Reflection after attending Mc-Graw Hill Education Training
---CHIN CHERN FAR
"Inspire Science” sounds like an engaging and stimulating science programme. It facilitates students’ learning step-by-step and is alleged to follow the new standards of science education in the US. What struck a chord with me is there is not a fixed set of answers to a phenomenon. Students are free to give their explanations to the same phenomenon and explore. There is a lot of flexibility and creativity on the students’ part. All students are involved in the search for answers. Students are the master of their own learning. They are not limited in their thinking. They even have levelled-readers which can be helpful to ELL students. This is gonna be fun!
But this programme is for elementary group only, and EFL children may not have the oral vocabulary to use it. Although engaging and promoting creative and critical thinking, what is highlighted in this programme is not something new. Inquiry-based and discovery learning have been around for some time.
On a side note, I think Primary 1 children need more readers. They like story books very much. So it will be helpful if we have levelled readers or some story books. For their level, a pre-level or A-/AA-level (the simplest) book is appropriate.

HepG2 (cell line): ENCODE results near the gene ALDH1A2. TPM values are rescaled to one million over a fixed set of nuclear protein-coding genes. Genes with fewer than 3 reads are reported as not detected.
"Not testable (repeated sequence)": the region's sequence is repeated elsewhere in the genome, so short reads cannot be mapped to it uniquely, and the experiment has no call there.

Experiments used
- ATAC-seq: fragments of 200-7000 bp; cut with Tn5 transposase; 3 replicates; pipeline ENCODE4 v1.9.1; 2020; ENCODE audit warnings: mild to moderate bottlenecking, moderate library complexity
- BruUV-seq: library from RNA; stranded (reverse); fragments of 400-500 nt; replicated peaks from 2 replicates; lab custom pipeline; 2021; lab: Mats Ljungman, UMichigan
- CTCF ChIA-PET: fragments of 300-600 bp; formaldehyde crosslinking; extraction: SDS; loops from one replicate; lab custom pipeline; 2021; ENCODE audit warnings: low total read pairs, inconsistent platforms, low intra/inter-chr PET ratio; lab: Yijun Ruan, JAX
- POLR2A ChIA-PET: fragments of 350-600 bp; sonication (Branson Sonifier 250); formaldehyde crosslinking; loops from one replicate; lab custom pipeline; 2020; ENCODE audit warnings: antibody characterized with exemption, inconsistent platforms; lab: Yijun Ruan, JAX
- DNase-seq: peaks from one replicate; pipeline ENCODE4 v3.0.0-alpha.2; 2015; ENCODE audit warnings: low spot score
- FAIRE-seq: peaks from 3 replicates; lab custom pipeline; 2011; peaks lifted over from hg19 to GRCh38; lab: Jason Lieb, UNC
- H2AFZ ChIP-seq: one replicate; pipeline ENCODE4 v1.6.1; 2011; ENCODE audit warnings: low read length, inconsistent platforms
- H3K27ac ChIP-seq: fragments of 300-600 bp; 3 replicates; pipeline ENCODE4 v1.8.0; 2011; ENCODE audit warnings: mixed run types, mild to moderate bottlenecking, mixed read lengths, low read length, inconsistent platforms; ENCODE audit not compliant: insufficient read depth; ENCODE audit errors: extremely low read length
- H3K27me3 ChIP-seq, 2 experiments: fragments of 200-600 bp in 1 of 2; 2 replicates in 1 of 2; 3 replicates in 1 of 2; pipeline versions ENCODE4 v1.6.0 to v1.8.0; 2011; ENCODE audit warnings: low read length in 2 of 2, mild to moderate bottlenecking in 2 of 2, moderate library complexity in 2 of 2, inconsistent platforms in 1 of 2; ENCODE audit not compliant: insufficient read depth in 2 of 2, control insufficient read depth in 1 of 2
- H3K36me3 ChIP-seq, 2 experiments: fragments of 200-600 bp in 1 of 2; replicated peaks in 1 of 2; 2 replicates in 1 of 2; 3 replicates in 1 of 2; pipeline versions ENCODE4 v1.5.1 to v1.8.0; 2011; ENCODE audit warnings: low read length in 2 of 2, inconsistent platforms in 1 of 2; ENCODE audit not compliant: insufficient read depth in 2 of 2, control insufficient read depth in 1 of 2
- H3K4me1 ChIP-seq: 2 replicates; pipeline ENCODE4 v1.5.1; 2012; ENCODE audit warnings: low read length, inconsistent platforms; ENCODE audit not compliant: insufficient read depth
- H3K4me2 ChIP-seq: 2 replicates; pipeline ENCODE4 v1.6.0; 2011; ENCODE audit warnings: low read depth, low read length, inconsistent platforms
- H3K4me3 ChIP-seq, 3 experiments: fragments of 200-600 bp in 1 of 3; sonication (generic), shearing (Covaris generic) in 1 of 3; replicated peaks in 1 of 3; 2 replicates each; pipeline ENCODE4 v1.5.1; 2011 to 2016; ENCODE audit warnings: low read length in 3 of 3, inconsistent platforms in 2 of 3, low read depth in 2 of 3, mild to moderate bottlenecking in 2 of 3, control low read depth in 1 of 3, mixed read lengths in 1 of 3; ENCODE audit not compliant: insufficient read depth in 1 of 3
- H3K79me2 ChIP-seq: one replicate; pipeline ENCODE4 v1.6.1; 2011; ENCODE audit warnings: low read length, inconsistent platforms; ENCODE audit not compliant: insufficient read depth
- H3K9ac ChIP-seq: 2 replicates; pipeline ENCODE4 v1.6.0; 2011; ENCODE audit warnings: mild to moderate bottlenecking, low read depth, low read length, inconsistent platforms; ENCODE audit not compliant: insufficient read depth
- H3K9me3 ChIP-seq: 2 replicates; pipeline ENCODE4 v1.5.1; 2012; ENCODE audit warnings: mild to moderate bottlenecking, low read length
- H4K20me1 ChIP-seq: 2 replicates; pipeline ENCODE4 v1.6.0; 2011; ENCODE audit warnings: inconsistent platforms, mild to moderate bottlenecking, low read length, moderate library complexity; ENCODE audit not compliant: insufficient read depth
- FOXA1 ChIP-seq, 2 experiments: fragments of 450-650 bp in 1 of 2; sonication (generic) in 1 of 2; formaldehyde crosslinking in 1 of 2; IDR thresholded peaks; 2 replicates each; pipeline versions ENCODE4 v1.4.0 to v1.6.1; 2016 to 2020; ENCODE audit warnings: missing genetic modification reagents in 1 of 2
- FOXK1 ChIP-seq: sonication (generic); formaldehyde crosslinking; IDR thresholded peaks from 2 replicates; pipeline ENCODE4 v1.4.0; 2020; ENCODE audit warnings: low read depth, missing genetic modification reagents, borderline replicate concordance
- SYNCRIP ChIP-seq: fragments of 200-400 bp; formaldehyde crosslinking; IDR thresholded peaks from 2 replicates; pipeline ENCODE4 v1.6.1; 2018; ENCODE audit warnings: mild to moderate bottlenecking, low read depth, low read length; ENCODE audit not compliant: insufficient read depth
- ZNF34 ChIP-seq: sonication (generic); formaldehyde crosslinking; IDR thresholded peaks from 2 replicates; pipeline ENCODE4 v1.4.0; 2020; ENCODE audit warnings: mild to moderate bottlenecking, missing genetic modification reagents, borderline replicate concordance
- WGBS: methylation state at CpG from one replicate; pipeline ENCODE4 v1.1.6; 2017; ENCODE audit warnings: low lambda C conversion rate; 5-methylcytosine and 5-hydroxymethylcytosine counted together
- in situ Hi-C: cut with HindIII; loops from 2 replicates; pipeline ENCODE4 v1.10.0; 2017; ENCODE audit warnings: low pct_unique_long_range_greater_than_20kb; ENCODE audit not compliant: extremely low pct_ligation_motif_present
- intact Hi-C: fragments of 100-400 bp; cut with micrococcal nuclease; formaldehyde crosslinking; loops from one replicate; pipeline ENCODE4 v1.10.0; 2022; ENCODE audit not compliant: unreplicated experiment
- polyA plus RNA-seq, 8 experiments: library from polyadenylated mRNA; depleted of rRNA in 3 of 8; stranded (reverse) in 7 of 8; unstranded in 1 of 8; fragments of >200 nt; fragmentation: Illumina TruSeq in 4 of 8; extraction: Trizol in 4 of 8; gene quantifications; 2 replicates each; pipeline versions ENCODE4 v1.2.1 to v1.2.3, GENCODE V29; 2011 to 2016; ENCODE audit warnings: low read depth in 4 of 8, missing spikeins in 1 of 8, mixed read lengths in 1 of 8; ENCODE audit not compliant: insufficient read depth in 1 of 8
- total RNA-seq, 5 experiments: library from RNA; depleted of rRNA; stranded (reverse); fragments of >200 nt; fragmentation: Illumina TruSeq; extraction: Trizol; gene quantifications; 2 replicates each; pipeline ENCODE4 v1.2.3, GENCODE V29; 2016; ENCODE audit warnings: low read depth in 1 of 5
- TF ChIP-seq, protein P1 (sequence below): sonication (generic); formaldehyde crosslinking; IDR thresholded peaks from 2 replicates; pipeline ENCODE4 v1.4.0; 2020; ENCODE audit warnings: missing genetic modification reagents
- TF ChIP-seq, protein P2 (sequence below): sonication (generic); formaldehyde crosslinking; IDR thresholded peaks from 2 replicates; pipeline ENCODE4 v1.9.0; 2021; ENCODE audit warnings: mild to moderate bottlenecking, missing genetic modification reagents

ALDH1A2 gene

The English language programme sounds like an all-rounded and a self-contained programme. Everything you need is there. Best thing, it has Chinese translation for its readers and an ELL version. But I have not see these materials in detail, I do not know how appropriate these materials are for Chinese kids, albeit with an ELL version. My experience tells me it may not be easy at least for first grade Chinese kids, as many of them come with zero knowledge of English, both oral and reading.
Throughout the talk, the speaker and sometimes the participants shared good and common practices of learning English, and in particular, literacy. This helped refresh what I already knew and learned. They also serve as a reminder to adopt certain practices in my class, such as making connection between speech and print by pointing to a word while saying it.